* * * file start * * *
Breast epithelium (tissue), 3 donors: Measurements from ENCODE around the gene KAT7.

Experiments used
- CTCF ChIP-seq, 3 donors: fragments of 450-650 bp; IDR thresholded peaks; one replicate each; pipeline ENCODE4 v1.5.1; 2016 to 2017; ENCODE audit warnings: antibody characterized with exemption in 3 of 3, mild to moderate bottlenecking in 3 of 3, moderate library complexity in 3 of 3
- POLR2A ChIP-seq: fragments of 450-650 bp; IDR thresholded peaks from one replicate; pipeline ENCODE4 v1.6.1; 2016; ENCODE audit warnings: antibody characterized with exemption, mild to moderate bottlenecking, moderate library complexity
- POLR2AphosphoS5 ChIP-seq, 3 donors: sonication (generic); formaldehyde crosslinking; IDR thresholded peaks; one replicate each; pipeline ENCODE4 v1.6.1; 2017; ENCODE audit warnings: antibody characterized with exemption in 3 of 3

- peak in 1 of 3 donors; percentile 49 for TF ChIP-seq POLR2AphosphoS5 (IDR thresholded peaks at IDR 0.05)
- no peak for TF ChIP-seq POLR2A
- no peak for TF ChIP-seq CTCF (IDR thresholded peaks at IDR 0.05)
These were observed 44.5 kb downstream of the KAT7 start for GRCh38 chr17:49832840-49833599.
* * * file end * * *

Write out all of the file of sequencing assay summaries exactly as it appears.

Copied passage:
Breast epithelium (tissue), 3 donors: Measurements from ENCODE around the gene KAT7.

Experiments used
- CTCF ChIP-seq, 3 donors: fragments of 450-650 bp; IDR thresholded peaks; one replicate each; pipeline ENCODE4 v1.5.1; 2016 to 2017; ENCODE audit warnings: antibody characterized with exemption in 3 of 3, mild to moderate bottlenecking in 3 of 3, moderate library complexity in 3 of 3
- POLR2A ChIP-seq: fragments of 450-650 bp; IDR thresholded peaks from one replicate; pipeline ENCODE4 v1.6.1; 2016; ENCODE audit warnings: antibody characterized with exemption, mild to moderate bottlenecking, moderate library complexity
- POLR2AphosphoS5 ChIP-seq, 3 donors: sonication (generic); formaldehyde crosslinking; IDR thresholded peaks; one replicate each; pipeline ENCODE4 v1.6.1; 2017; ENCODE audit warnings: antibody characterized with exemption in 3 of 3

- peak in 1 of 3 donors; percentile 49 for TF ChIP-seq POLR2AphosphoS5 (IDR thresholded peaks at IDR 0.05)
- no peak for TF ChIP-seq POLR2A
- no peak for TF ChIP-seq CTCF (IDR thresholded peaks at IDR 0.05)
These were observed 44.5 kb downstream of the KAT7 start for GRCh38 chr17:49832840-49833599.